- Alternatively, if you were not withdrawing but rather saving your $6,500 OAS receipts each year in the two-year period and the money was invested at 3% return for 20 years, you would be giving up after-tax growth (taxes at 22%) of $23,767. For a couple, that amounts to $47,534. This is not small change.
The run-up time is also going to be plagued by low interest rates. So, just how much you need to save depends on how much time you have to do so, and the rate of return. The young have it easier: to recover the full $13,000 over a 20-year period and assuming a constant rate of return, compounding and no adjustment for inflation, the chart below speaks for itself.
A Tax-Free Savings Account (TSFA) is the logical place to turn. Astute investors will be developing a completely tax-free pension plan for themselves, propelling their wealth much further than the heavily taxed generations of the 1990s, for example. How much can a TFSA help? This depends on the rate of return in the TFSA.
What do retirement savers today need to know? (A special thank you to Robert Ironside’s finance class at Kwantlen Polytechnic University, Vancouver, B.C., for these calculations). Assume that:
• You are currently 40 years old;
• The average annual inflation rate is 2.5% over the next 25 years;
• The real rate is 3% a year that time frame;
• The nominal rate is 5.5% a year.
a) To replace $6,000 of today’s purchasing power will require $11,124 of income in 25 years;
b) To replace the lost two years of OAS, you will need to save an additional $21,285;
c) The 40-year-old will need to save an extra $416 a year (or $35 a month) for 25 years (based on a nominal yield of 5.5%).
The additional savings will drop as the current age of the future retiree drops. For example, a person who is 20 today will need to save an extra $189 a year to replace the lost OAS of $18,227 a year for two years starting 45 years from today.
However, if economic forecasts are accurate, achieving those required rates of return will not be easy, particularly on interest-bearing investments:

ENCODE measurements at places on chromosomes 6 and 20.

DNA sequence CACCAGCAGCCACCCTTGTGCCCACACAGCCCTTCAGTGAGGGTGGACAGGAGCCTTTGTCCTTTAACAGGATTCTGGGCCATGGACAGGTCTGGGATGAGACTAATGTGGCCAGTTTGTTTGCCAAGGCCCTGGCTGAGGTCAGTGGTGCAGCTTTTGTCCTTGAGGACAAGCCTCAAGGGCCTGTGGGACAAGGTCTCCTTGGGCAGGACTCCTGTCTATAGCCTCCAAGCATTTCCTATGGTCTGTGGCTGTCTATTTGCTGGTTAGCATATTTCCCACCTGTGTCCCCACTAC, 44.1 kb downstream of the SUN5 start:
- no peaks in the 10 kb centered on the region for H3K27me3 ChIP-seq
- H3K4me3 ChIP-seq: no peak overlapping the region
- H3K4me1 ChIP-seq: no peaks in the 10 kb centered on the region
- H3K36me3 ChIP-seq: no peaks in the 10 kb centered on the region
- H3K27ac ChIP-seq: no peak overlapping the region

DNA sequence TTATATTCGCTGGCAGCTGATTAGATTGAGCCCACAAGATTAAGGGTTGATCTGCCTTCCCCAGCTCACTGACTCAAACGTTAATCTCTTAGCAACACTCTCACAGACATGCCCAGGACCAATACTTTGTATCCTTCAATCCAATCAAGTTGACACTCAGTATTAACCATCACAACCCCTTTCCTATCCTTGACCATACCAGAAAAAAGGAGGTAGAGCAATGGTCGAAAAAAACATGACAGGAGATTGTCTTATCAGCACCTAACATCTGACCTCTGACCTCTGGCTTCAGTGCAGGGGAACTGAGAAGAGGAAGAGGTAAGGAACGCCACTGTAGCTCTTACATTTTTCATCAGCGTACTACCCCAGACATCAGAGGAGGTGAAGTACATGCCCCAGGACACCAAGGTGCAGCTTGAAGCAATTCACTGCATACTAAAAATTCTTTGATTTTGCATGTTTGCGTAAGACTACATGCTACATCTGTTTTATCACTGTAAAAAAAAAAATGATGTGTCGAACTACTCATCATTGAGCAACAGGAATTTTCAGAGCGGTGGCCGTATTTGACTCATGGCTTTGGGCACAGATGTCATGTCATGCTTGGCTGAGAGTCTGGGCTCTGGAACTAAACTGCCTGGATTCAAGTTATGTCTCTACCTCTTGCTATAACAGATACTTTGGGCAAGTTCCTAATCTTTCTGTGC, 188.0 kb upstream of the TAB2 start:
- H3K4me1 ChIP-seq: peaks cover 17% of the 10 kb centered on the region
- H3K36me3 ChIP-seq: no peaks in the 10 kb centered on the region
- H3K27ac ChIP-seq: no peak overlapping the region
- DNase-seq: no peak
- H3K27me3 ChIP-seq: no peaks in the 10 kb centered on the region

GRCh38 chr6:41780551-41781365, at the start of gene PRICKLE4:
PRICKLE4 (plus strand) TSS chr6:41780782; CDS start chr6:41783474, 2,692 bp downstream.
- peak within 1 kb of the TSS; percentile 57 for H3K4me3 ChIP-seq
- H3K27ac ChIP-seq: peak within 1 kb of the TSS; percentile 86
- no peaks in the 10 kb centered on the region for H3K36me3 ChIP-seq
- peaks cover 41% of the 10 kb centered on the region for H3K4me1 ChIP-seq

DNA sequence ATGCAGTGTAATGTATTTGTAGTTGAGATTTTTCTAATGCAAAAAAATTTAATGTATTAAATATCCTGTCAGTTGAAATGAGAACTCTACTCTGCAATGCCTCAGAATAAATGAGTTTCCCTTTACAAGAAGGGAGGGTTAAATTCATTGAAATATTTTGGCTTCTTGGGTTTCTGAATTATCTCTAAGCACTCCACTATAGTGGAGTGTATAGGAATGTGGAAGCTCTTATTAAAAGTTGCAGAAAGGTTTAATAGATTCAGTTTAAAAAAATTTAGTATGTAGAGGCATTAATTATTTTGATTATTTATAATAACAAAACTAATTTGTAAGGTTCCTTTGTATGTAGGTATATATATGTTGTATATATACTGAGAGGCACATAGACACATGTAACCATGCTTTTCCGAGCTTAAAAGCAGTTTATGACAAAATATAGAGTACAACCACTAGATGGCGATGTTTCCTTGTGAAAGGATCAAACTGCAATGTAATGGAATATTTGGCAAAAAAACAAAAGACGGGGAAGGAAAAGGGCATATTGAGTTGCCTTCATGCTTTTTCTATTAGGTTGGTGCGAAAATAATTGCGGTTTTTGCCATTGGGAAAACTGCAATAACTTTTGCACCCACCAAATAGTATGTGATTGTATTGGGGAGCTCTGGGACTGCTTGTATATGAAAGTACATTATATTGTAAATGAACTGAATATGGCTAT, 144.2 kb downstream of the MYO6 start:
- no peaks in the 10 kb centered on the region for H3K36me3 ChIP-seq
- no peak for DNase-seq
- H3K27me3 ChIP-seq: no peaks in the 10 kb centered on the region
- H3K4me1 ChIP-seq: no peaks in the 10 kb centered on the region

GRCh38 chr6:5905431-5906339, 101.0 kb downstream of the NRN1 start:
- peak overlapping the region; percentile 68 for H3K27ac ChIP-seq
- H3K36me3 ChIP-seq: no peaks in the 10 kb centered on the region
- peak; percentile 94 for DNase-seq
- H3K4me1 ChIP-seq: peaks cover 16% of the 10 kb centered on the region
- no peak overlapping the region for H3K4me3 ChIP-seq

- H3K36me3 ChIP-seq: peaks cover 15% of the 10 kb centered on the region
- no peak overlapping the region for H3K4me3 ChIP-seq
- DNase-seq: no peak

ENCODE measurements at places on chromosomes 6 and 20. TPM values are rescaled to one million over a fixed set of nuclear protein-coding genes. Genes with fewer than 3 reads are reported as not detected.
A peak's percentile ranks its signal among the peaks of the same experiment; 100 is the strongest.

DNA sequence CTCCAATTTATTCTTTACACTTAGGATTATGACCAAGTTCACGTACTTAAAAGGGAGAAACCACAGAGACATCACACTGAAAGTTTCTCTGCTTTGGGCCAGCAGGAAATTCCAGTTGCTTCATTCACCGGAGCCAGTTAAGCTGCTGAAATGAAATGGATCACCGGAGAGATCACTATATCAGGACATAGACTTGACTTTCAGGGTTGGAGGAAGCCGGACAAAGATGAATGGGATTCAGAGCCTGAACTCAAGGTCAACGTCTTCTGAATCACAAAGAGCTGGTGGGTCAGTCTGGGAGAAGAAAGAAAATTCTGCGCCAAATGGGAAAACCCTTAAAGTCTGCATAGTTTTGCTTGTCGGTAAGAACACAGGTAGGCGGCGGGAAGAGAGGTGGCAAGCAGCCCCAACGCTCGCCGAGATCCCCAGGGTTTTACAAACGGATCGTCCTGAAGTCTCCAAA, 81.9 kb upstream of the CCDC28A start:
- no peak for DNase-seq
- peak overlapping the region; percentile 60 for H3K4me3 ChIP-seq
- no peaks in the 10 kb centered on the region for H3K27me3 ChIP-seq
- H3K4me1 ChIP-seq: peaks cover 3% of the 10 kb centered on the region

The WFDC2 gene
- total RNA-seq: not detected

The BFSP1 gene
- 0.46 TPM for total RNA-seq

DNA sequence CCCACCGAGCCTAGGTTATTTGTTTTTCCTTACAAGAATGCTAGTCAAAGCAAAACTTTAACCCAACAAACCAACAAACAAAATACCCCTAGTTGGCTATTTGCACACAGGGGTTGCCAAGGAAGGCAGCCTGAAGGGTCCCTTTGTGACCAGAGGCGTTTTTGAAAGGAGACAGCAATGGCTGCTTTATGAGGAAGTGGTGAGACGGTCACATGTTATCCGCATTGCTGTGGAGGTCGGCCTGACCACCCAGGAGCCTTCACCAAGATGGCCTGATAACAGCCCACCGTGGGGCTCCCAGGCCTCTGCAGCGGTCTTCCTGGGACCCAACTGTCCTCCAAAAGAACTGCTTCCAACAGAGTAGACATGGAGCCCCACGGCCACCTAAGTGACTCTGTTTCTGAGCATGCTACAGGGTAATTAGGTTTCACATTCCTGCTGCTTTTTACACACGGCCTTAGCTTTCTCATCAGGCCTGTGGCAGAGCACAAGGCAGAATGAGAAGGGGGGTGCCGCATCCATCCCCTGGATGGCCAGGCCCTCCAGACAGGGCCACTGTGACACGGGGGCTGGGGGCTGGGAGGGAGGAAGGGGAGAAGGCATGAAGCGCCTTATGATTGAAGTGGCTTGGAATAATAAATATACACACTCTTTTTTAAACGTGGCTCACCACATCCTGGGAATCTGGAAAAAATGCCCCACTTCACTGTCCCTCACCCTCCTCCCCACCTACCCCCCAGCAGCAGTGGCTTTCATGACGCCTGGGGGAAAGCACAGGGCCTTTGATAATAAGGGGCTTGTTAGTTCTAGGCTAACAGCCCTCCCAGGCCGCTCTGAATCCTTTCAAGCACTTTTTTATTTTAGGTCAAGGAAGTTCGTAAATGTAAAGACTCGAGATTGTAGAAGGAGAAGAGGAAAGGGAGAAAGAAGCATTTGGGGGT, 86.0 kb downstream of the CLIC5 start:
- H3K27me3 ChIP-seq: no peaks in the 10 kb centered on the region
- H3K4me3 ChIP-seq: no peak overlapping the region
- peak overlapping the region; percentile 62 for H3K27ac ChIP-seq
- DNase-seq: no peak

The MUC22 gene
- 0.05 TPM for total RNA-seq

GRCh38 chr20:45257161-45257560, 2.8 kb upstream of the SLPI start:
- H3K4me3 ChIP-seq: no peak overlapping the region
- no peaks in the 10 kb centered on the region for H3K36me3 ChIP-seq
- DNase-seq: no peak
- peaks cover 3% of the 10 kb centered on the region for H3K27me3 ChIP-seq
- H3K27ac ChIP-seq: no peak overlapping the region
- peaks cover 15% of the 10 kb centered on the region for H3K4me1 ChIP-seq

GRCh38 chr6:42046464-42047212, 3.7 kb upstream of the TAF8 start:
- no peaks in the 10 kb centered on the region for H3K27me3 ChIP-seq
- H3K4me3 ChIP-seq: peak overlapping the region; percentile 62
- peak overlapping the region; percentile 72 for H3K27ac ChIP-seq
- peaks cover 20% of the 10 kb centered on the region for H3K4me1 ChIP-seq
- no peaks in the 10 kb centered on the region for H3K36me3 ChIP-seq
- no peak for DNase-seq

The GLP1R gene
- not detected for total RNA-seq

- Interest rates will remain relatively low over the next five years: three-month Treasury bills are expected to pay 0.9% in 2012, 1.3% in 2013 and an average of only 2.3% a year in the period 2014-16. Ten-year government bond will pay only 2.2% in 2012, 2.8% in 2013 and 3.5% on average in that same period.
- Inflation, however will exceed those returns in the near future: consumer price index inflation is expected to be 2.1% in 2012 and 2% in 2013, averaging 2% for the period. GDP inflation is higher: 2.4% in 2012 and 2.0% in 2013 leveling off to 2.1% for the period 2014-16. In other words, real returns, for investors will be nil.
- The growth in the Canadian economy will fall behind that of the U.S.: for the period ending 2016; Canada’s average growth is expected to be 2.3%; for the U.S., the number is 2.6%.
1 Calculation based on return rates of 1% in the first year, 2.5% in the second, 3.5% in the third year and 4% in subsequent years. The original plan for $14,518 withdrawal in the first year increased by 2.7% annually. The original plan results in maintenance of $500,000 investment. By removing $6,500 extra in the first two years to cover missing OAS payments results in a reduction in ending capital to $473,300.
It’s Your Money. Your Life. There many decisions to be made about your retirement savings, no matter what your age, as a result of this historic budget. Looking for rates of return that exceed taxation, fees and inflation will become a more important issue for Canadians as they save for retirement and attempt to accumulate, grow, preserve and transition purchasing power into the future.
Evelyn Jacks, president of Knowledge Bureau, is author of Essential Tax Facts 2012 and co-author of Financial Recovery in a Fragile World. To purchase your books, visit www.knowledgebureau.com/books.asp